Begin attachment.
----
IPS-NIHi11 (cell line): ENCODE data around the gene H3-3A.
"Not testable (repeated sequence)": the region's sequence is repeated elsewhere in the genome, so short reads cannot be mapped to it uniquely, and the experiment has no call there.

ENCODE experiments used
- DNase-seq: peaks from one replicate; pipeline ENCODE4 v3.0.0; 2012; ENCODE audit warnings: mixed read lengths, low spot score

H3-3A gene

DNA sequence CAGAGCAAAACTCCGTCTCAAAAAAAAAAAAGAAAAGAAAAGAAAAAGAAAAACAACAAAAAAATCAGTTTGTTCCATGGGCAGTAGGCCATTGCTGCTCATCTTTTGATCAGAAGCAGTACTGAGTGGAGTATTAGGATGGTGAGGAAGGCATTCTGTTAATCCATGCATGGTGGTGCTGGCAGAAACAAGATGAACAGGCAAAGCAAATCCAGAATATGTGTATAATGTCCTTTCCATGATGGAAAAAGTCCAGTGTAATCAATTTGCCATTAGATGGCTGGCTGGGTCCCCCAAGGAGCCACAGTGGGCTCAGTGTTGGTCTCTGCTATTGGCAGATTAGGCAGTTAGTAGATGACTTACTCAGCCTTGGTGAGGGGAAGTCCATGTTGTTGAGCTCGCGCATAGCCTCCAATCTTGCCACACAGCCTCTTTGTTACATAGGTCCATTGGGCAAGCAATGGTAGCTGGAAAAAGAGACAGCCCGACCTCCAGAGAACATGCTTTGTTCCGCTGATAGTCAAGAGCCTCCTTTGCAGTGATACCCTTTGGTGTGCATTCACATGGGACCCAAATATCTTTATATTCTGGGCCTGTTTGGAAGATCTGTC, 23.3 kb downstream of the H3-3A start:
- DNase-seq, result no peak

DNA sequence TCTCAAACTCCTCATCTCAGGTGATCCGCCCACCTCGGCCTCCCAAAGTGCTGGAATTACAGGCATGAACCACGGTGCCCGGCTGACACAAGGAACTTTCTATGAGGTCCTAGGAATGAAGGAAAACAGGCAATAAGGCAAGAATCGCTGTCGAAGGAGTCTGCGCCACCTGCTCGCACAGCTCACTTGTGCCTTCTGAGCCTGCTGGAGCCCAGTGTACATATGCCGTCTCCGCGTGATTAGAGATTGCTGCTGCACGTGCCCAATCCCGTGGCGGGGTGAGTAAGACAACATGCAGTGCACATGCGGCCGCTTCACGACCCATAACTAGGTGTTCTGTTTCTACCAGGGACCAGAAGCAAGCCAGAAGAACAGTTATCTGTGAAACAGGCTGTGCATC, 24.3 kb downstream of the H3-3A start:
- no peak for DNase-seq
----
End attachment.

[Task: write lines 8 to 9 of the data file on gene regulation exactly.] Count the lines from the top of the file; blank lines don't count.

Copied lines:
DNA sequence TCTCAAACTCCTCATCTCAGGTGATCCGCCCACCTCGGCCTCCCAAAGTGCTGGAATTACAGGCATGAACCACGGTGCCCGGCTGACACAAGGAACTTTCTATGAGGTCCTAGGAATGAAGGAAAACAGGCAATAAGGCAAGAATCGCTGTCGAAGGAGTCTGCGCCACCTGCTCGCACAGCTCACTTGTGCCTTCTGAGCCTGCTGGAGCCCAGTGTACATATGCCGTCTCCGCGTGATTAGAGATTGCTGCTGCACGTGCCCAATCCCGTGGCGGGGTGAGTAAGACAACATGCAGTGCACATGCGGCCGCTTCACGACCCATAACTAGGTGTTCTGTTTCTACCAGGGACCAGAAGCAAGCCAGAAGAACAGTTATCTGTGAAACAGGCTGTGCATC, 24.3 kb downstream of the H3-3A start:
- no peak for DNase-seq